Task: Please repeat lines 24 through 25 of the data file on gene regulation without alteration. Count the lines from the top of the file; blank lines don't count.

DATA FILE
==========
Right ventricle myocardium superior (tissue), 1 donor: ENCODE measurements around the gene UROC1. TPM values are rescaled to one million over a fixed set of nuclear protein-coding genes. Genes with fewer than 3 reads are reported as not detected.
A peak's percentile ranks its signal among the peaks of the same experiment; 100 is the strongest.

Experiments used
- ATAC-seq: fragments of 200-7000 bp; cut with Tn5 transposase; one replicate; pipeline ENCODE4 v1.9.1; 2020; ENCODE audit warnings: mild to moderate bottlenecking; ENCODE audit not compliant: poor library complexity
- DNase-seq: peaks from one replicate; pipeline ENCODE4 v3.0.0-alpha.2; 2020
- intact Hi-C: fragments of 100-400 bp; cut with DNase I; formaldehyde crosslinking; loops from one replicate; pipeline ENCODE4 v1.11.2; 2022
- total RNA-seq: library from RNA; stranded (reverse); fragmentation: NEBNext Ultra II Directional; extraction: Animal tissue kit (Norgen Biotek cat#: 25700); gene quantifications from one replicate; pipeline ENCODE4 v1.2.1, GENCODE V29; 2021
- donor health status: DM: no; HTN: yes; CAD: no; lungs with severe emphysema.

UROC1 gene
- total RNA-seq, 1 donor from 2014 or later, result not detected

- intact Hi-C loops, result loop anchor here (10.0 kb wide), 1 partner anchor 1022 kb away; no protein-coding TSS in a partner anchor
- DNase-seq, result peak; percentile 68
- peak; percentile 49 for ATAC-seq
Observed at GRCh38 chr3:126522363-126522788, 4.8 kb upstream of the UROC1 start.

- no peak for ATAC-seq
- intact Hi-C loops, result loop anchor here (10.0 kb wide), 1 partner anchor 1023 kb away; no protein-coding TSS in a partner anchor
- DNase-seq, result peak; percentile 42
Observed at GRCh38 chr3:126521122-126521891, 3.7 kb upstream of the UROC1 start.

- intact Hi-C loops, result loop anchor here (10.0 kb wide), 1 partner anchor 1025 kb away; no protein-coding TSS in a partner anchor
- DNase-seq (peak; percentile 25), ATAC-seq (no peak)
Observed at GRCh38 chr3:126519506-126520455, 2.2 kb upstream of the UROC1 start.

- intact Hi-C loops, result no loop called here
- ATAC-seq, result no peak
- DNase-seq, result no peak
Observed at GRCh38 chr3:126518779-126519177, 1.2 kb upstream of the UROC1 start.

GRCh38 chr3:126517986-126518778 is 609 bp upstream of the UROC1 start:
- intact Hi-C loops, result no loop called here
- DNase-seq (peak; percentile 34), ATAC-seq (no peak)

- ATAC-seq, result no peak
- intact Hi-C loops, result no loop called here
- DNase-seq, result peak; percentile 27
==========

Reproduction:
- DNase-seq, result no peak
Observed at GRCh38 chr3:126518779-126519177, 1.2 kb upstream of the UROC1 start.